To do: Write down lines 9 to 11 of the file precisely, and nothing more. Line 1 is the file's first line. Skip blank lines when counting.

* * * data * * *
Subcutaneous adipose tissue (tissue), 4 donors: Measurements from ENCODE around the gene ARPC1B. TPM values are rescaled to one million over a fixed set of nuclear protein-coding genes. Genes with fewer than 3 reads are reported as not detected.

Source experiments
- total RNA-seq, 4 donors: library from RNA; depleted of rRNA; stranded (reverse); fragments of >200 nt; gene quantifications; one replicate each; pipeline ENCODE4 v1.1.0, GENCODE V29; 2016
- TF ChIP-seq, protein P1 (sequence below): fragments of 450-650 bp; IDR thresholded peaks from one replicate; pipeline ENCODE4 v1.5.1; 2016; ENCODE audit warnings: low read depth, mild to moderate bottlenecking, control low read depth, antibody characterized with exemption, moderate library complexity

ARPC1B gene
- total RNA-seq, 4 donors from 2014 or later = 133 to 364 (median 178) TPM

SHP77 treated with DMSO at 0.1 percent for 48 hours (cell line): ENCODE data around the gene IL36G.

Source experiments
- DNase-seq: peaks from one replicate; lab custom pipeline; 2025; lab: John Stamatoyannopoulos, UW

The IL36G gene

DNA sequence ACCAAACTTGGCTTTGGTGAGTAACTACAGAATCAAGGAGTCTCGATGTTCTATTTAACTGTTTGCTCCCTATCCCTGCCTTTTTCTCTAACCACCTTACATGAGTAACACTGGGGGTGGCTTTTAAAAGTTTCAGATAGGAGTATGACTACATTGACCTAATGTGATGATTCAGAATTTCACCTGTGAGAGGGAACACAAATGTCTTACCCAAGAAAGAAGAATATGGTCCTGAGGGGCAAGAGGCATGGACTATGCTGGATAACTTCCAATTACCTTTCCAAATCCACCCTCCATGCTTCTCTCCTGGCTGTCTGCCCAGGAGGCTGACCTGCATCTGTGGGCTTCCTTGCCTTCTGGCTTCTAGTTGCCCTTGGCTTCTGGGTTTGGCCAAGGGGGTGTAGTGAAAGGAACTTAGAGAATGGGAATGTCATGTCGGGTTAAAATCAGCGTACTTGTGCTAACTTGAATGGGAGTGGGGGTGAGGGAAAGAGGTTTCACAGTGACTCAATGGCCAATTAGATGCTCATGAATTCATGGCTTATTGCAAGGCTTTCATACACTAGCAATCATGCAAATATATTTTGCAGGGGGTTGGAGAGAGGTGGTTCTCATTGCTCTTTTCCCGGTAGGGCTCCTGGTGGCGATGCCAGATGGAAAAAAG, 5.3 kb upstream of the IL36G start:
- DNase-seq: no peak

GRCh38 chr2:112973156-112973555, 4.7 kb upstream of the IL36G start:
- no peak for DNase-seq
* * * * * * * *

- DNase-seq: peaks from one replicate; lab custom pipeline; 2025; lab: John Stamatoyannopoulos, UW

The IL36G gene

DNA sequence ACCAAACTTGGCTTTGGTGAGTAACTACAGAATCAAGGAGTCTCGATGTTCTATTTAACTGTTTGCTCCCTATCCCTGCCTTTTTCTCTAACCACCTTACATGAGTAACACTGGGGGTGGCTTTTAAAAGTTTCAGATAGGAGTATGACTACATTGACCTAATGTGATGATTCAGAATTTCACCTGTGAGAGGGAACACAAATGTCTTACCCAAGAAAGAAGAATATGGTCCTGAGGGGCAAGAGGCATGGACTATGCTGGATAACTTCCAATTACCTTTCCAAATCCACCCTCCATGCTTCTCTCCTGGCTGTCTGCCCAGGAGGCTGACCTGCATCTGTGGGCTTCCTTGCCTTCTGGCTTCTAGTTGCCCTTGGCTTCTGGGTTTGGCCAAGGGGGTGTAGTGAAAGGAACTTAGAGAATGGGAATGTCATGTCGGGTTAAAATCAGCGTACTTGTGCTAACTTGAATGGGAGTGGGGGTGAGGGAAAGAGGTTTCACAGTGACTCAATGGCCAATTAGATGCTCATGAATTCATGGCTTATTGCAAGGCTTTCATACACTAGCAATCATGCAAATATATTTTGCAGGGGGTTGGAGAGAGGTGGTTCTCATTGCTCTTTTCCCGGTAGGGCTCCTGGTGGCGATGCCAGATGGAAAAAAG, 5.3 kb upstream of the IL36G start: